The analysis relied on the best available evidence and used NCIS data to identify fatalities by suicide in the CI. Data were, however, available for males only. Although males represent the majority of construction workers and have higher rates of suicide than females, the results will, nevertheless, be an underestimate of the true cost of suicide and suicide behaviour. National standards were used to classify CI workers with a focus on technicians, tradesmen, machine operators, drivers and labourers. However, these standards are not perfect and when matched with NCIS, certain construction-related employees such as managers and/or other professionals were omitted.

Conclusion

This study provides new evidence on the costs associated with suicide and non-fatal suicidal behaviour in the Australian Construction Industry. The total cost is estimated at $1.57 billion. The majority of this cost is attributed to the cost associated with non-fatal suicidal behaviours resulting in full incapacity.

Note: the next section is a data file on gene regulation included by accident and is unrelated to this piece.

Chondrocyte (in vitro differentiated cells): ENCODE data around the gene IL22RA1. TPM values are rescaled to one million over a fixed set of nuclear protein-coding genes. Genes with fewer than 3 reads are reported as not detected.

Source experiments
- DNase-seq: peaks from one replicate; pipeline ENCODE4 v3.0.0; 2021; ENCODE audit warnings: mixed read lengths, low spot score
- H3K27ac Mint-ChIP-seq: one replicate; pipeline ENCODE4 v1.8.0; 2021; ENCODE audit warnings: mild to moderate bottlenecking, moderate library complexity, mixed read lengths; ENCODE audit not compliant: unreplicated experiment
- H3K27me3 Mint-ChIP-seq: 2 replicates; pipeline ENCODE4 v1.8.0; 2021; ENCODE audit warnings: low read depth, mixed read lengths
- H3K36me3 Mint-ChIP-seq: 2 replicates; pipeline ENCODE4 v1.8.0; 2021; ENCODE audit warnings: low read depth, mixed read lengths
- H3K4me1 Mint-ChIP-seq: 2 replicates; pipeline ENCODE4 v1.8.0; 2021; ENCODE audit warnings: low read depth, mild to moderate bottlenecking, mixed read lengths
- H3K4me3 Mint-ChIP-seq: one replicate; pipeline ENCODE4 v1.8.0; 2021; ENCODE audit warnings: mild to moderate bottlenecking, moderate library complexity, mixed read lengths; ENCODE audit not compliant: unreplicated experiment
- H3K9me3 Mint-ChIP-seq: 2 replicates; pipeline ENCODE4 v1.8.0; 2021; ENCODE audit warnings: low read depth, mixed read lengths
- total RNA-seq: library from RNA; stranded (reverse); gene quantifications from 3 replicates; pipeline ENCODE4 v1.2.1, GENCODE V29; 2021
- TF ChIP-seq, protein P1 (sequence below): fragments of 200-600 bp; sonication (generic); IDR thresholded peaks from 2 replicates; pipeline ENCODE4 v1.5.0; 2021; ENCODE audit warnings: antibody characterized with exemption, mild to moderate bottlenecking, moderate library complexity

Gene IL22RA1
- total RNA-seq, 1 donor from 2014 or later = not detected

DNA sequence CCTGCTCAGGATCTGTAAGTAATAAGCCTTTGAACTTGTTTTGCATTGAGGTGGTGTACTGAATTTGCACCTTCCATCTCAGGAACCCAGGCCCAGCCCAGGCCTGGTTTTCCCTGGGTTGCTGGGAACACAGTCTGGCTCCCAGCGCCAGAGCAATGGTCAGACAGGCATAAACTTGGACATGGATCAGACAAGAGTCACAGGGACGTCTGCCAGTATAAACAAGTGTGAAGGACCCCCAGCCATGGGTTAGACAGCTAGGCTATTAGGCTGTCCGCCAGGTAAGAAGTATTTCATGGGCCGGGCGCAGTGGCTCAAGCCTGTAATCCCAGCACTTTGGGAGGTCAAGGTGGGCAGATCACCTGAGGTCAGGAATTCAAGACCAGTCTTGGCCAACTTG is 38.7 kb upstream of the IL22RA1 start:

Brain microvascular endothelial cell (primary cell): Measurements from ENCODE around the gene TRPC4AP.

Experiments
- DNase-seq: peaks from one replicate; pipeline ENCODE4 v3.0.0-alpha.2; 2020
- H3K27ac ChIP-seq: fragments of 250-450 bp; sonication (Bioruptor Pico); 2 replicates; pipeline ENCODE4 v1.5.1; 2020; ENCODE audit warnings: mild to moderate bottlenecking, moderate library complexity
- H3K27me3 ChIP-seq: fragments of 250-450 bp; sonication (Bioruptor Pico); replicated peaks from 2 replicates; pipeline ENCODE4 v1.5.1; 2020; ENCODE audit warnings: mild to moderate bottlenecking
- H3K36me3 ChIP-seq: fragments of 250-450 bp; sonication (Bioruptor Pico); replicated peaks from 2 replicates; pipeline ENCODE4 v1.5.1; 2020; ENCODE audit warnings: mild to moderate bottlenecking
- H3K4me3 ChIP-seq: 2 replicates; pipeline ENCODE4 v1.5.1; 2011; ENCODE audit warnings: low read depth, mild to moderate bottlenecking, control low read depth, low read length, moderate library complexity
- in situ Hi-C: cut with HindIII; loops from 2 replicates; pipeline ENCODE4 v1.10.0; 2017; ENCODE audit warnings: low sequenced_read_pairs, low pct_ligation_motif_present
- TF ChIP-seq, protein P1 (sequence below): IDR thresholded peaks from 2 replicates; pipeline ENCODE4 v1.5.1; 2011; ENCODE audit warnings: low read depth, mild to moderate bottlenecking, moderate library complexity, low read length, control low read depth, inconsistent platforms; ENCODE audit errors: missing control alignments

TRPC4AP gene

According to the World Health Organisation and Suicide Prevention Australia, suicide is mostly preventable, yet significant gaps exist in our understanding of the relationship between work and suicide thereby limiting prevention efforts [26,33]. If employers were more aware of the economic consequences of the impact of mental disorders on their employees, the work-place could provide an ideal setting for mental health promotion and prevention.

Funding Source

This study is supported by research funding from MATES in Construction, a charity established in 2008 to reduce the high level of suicide among Australian construction workers.